Sunday, April 30, 2006

I See Dead People

I was at Dismas this past Friday and got to chat with a bunch of really cool people. One conversation in particular seemed to stick with me the entire night. A little back story.

This past Monday, Tuesday and Wednesday, I was able to go to Montreal with 17 other people from Tyndale. It was a sweet road trip, albeit a bit short, but very entertaining and fun none the less. While we were there, we went to Mount Real and checked out a view of the city. As we were driving, we passed by this huge cemetery that seemed to go on as far as the eye could see. We were all 'ooh'-ing and 'aah'-ing at the dead people and making comments about some of the fancier headstones and mausoleums.

Now, fast forward to Friday's Dismas. Choo Yee was telling someone about our trip to Montreal and happened to mention the cemetery and all the headstones we saw. This person she was talking to, Don, then said something that has since seemed to take on a life of it's own. He said 'all the headstones don't really interest me. What really fascinates me are the stories each of these headstones have to tell.' As I began to thing about that comment, something seemed to click inside my head. So often when I've driven by or walked through cemeteries, I find myself attracted to the more lavish headstones, rather than the simple ones. I'm not really interested in who's buried there, but more interested in how they look. As I thought about this, I realized that in a really twisted way, I find myself taking the same mindset when I interact with people. So often when I pass by people, I focus on their external appearance and not much else, but totally ignore the fact that each person has a story of importance. I tend to objectify people, whether I know them or not, and treat them as things I can use to bring satisfation unto myself.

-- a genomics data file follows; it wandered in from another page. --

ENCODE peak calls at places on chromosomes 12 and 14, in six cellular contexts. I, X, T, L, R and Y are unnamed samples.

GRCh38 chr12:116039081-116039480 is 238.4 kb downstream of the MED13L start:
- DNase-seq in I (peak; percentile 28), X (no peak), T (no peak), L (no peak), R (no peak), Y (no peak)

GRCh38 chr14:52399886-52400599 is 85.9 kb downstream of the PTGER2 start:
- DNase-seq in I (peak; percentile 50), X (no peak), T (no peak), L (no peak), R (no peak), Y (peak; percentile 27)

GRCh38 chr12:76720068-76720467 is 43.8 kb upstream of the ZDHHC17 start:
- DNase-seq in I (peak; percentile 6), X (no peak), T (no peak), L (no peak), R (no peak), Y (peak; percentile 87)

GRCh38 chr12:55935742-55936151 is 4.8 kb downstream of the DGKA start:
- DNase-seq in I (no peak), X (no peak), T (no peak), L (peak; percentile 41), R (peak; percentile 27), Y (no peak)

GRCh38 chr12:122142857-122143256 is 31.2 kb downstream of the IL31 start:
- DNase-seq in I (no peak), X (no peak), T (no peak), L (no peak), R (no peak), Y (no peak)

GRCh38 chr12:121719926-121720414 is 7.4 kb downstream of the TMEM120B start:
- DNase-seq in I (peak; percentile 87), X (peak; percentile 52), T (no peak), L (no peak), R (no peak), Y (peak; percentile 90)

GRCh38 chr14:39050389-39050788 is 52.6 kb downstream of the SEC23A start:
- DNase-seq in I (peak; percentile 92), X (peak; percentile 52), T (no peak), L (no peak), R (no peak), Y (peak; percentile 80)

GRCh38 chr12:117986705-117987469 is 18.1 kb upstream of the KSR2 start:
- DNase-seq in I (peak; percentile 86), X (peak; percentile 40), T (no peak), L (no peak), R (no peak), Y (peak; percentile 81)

In other words, these people I come across are no longer living beings to me, but dead people who I hope to use for my own gain.

As I find myself marinating in this idea, I'm left in a state of disgust and humility. Who am I to say that I am more important than the next person and allow myself to take seat at the head of the table?

Today, I vow to begin the journey of seeing people as they are, and not as who I want them to be. No more moving headstones. No more living cemetaries. I no longer want to see dead people walking, but God's creation whispering His amazing graces for all the world to experience.


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